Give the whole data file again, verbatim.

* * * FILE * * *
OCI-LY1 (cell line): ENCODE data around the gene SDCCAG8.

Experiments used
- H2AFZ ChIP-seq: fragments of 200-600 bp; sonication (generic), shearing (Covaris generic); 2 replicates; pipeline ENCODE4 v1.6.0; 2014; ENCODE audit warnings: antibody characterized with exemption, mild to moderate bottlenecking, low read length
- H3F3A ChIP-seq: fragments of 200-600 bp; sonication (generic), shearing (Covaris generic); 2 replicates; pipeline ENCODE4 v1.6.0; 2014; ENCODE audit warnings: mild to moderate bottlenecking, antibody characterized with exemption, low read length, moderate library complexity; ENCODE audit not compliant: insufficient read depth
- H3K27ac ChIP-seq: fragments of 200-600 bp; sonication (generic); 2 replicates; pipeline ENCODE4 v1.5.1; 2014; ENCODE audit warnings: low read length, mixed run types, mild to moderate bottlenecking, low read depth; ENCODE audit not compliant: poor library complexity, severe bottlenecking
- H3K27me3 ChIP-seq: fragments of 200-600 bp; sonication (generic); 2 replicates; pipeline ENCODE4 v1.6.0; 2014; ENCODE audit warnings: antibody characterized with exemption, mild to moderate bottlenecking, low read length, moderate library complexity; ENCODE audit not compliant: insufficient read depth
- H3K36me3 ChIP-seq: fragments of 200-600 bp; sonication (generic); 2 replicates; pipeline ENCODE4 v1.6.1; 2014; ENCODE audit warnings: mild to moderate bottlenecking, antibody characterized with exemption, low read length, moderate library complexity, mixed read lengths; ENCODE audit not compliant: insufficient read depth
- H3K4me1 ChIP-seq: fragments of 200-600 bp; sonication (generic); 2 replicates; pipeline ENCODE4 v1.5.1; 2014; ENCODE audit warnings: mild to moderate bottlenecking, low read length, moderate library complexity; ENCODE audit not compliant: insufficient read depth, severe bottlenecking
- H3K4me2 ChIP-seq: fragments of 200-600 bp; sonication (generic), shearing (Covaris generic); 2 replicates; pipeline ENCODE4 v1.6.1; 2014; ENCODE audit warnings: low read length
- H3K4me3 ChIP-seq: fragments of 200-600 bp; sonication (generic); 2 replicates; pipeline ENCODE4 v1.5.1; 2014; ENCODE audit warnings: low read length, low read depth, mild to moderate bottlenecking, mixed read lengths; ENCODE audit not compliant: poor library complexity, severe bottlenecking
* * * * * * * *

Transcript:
OCI-LY1 (cell line): ENCODE data around the gene SDCCAG8.

Experiments used
- H2AFZ ChIP-seq: fragments of 200-600 bp; sonication (generic), shearing (Covaris generic); 2 replicates; pipeline ENCODE4 v1.6.0; 2014; ENCODE audit warnings: antibody characterized with exemption, mild to moderate bottlenecking, low read length
- H3F3A ChIP-seq: fragments of 200-600 bp; sonication (generic), shearing (Covaris generic); 2 replicates; pipeline ENCODE4 v1.6.0; 2014; ENCODE audit warnings: mild to moderate bottlenecking, antibody characterized with exemption, low read length, moderate library complexity; ENCODE audit not compliant: insufficient read depth
- H3K27ac ChIP-seq: fragments of 200-600 bp; sonication (generic); 2 replicates; pipeline ENCODE4 v1.5.1; 2014; ENCODE audit warnings: low read length, mixed run types, mild to moderate bottlenecking, low read depth; ENCODE audit not compliant: poor library complexity, severe bottlenecking
- H3K27me3 ChIP-seq: fragments of 200-600 bp; sonication (generic); 2 replicates; pipeline ENCODE4 v1.6.0; 2014; ENCODE audit warnings: antibody characterized with exemption, mild to moderate bottlenecking, low read length, moderate library complexity; ENCODE audit not compliant: insufficient read depth
- H3K36me3 ChIP-seq: fragments of 200-600 bp; sonication (generic); 2 replicates; pipeline ENCODE4 v1.6.1; 2014; ENCODE audit warnings: mild to moderate bottlenecking, antibody characterized with exemption, low read length, moderate library complexity, mixed read lengths; ENCODE audit not compliant: insufficient read depth
- H3K4me1 ChIP-seq: fragments of 200-600 bp; sonication (generic); 2 replicates; pipeline ENCODE4 v1.5.1; 2014; ENCODE audit warnings: mild to moderate bottlenecking, low read length, moderate library complexity; ENCODE audit not compliant: insufficient read depth, severe bottlenecking
- H3K4me2 ChIP-seq: fragments of 200-600 bp; sonication (generic), shearing (Covaris generic); 2 replicates; pipeline ENCODE4 v1.6.1; 2014; ENCODE audit warnings: low read length
- H3K4me3 ChIP-seq: fragments of 200-600 bp; sonication (generic); 2 replicates; pipeline ENCODE4 v1.5.1; 2014; ENCODE audit warnings: low read length, low read depth, mild to moderate bottlenecking, mixed read lengths; ENCODE audit not compliant: poor library complexity, severe bottlenecking